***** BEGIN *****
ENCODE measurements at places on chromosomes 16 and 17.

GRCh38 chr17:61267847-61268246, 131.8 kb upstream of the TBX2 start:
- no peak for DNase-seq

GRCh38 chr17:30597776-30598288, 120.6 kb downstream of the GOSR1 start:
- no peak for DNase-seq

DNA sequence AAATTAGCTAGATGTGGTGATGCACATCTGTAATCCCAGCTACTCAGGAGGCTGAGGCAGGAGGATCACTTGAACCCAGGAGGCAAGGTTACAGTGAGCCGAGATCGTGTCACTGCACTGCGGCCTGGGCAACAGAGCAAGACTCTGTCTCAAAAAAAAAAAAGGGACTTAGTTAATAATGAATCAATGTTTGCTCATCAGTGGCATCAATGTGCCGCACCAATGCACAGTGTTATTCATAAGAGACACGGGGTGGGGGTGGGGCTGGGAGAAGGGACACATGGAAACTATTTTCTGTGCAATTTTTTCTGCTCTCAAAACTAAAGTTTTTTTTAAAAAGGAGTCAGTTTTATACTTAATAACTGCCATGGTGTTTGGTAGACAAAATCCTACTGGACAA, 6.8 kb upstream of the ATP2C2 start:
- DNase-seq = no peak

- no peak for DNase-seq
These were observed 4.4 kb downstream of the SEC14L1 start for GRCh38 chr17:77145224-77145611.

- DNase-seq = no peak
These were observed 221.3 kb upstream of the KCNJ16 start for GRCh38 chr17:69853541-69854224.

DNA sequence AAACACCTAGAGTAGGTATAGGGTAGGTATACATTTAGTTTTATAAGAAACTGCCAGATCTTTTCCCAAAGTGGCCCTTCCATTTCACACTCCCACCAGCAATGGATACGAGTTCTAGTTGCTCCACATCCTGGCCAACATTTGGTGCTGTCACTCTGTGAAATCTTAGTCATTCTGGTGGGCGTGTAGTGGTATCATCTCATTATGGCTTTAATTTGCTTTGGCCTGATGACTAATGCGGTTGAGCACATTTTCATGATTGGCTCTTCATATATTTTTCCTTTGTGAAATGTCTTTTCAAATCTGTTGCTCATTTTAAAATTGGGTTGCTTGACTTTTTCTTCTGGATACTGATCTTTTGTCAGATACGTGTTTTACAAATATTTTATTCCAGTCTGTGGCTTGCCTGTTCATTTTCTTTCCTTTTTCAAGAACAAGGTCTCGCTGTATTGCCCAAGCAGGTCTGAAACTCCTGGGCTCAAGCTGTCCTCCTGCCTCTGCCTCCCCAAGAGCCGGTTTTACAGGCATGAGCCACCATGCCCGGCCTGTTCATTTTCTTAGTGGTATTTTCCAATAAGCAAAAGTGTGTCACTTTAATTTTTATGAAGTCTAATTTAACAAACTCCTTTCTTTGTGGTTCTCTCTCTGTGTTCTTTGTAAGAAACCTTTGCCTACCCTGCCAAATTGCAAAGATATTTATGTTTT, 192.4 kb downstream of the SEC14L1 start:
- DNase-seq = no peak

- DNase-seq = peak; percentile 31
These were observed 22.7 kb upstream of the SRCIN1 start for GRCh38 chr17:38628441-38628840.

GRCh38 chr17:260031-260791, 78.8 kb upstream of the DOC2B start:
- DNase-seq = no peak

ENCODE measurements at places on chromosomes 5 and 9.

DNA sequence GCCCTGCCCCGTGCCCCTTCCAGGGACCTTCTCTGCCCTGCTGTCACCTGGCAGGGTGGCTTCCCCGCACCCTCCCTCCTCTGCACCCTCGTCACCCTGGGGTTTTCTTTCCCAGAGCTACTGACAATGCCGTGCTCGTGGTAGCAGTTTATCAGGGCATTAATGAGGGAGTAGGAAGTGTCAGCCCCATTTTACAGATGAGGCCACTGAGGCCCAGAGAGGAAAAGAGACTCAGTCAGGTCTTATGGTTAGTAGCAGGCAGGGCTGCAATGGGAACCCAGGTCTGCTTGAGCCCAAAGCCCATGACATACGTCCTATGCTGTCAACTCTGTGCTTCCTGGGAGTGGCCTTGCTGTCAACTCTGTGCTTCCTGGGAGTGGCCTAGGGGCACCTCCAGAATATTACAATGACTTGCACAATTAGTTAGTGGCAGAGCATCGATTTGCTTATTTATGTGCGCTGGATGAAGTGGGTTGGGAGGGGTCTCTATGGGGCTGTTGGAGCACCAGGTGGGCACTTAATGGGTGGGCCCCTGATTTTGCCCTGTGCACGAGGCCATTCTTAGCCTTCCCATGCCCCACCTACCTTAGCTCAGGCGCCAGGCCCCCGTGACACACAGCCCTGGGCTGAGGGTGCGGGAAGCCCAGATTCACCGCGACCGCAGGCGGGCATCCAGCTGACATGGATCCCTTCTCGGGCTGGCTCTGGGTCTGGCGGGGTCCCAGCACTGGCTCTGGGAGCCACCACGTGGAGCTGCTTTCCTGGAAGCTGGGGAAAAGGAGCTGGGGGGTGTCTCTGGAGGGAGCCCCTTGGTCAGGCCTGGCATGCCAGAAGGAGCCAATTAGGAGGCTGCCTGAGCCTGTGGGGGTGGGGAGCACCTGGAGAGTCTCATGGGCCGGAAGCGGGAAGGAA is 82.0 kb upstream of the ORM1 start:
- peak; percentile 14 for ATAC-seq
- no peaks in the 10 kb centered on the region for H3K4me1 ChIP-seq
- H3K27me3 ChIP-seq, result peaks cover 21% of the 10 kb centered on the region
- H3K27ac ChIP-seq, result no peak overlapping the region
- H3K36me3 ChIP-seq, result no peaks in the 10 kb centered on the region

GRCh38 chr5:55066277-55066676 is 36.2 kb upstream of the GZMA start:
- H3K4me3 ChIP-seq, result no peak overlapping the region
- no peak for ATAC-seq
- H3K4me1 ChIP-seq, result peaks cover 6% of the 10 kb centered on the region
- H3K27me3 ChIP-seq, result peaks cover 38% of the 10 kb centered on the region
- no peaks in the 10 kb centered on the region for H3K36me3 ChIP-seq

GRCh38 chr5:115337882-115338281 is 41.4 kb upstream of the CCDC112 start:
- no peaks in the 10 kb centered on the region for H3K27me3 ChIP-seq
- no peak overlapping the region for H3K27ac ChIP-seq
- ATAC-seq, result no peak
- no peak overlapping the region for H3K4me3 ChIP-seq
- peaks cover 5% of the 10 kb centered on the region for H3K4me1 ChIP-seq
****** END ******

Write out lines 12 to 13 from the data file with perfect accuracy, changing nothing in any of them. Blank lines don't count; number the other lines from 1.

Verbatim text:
DNA sequence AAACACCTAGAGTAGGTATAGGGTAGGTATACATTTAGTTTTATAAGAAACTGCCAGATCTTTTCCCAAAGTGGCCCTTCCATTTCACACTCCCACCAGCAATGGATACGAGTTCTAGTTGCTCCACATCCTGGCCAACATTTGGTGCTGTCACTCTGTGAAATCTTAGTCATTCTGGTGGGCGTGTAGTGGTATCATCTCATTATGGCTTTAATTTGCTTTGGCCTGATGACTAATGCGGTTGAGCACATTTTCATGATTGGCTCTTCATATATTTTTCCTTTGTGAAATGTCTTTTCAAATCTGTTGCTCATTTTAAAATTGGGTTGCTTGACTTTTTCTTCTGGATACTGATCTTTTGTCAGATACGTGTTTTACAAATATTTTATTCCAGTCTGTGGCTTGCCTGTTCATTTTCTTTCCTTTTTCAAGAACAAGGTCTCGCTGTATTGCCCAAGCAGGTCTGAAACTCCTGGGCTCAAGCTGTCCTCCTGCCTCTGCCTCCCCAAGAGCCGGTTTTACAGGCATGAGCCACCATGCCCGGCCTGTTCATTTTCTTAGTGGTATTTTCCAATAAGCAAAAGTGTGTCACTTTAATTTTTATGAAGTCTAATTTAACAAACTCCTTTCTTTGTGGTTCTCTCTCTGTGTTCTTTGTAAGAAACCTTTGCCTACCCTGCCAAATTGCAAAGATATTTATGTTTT, 192.4 kb downstream of the SEC14L1 start:
- DNase-seq = no peak